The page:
how superchargers work

Classic Car Weekly (UK) - - Living With Classics -

1 Roots-type su­per­charger

The vanes of the Root­stype su­per­charger ro­tors look like two meshed clover­leaves in cross­sec­tion. In ac­tu­al­ity, these meshed vanes may be sev­eral inches long, de­pend­ing on ap­pli­ca­tion. Air is in­duced at the top, squeezed by the ro­tors and ex­pelled into the com­bus­tion cham­ber, prefer­ably via an in­ter­cooler.

2 Screw-type su­per­charger

The prin­ci­ple of the screw­type su­per­charger is much the same as the Roots ver­sion, but in this case the two ro­tors fea­ture closely mesh­ing screw pro­files, in a ta­pered he­lix fash­ion. The tightly squeezed – and there­fore com­pressed – air is dis­charged in the same man­ner as the Roots-type.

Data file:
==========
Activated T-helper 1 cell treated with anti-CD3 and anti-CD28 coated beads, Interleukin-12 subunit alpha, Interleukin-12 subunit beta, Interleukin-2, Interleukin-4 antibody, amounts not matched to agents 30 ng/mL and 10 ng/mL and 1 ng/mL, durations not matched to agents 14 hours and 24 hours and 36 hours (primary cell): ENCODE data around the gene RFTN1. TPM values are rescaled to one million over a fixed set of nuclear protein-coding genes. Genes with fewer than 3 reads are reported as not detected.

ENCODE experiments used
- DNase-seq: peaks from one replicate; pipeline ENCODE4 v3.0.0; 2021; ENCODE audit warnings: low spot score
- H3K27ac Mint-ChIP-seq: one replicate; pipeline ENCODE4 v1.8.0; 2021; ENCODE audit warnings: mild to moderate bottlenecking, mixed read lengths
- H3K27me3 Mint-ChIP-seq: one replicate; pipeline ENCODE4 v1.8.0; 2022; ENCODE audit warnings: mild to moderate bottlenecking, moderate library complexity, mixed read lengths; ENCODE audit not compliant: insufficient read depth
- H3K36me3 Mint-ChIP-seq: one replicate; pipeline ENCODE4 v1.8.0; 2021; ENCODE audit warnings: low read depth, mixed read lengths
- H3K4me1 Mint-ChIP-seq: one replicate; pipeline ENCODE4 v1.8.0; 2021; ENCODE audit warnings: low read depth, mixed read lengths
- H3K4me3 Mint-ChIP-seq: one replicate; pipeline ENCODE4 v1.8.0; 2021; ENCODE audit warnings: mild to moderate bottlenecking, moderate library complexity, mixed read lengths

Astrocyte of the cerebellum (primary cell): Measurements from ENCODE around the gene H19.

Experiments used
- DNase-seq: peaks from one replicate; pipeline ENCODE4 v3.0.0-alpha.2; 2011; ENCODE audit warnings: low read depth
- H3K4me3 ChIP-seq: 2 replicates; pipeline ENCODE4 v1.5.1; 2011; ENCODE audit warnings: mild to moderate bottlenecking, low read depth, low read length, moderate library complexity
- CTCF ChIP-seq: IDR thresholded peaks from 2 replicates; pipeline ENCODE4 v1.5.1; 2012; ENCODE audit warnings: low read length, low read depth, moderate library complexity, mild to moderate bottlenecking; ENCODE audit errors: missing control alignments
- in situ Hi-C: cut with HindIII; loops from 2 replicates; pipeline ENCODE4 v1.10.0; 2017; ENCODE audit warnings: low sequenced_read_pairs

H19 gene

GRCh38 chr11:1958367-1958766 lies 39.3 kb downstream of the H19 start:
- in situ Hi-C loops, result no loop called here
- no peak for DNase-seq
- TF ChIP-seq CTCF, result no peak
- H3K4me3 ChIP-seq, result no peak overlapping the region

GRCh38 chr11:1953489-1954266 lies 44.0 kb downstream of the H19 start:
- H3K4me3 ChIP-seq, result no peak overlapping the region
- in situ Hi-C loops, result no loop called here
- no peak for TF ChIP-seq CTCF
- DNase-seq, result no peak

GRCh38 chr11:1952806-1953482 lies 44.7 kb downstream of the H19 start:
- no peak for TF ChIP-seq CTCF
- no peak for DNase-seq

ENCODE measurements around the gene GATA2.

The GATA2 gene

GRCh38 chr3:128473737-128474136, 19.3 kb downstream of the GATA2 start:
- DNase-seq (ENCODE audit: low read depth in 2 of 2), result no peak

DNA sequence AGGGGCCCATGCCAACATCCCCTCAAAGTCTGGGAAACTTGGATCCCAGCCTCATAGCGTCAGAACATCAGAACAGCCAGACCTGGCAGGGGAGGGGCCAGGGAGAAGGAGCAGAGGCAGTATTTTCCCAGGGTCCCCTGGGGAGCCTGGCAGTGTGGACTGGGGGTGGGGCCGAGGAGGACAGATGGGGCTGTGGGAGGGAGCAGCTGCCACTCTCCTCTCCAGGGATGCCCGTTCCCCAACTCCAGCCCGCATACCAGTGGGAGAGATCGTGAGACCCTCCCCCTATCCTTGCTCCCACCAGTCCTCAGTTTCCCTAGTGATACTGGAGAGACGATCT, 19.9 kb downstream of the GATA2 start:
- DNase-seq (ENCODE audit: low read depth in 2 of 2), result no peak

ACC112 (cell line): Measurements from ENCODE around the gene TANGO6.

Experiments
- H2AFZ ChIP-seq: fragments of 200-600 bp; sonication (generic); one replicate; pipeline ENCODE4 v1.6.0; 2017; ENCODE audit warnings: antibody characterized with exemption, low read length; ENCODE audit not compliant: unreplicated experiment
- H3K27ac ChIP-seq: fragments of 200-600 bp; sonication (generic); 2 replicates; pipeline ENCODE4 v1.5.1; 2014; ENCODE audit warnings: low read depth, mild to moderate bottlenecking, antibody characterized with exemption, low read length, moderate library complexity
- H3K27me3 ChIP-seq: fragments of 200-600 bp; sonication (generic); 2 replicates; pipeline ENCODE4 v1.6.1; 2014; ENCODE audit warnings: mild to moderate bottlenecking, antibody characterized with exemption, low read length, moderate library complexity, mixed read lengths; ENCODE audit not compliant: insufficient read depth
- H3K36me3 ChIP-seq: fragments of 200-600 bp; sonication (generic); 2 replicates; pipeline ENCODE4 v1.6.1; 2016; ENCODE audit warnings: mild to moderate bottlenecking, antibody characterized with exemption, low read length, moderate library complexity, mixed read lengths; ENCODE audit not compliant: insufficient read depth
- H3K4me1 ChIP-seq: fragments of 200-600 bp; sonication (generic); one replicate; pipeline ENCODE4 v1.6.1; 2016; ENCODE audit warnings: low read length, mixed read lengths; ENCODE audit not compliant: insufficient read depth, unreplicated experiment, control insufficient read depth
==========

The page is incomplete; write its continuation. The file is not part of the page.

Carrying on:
3 Cen­trifu­gal su­per­charger

The cen­trifu­gal su­per­charger is very dif­fer­ent in op­er­a­tion to the Roots- and screw-type of su­per­charger. It is, how­ever, a fa­mil­iar-look­ing item, as it is es­sen­tially the out­put half of a tur­bocharger, but in this case, with the im­peller driven by a belt or gear. Air en­ters at the cen­tre of the im­peller and is spun out­wards. It is then slowed by the dif­fuser and ex­its, either via an in­ter­cooler, or straight into the in­let man­i­fold.

3 1 Pas­sage of air through a roots su­Per­charger dif­fuser vanes im­Peller 2 fill side dis­charge side

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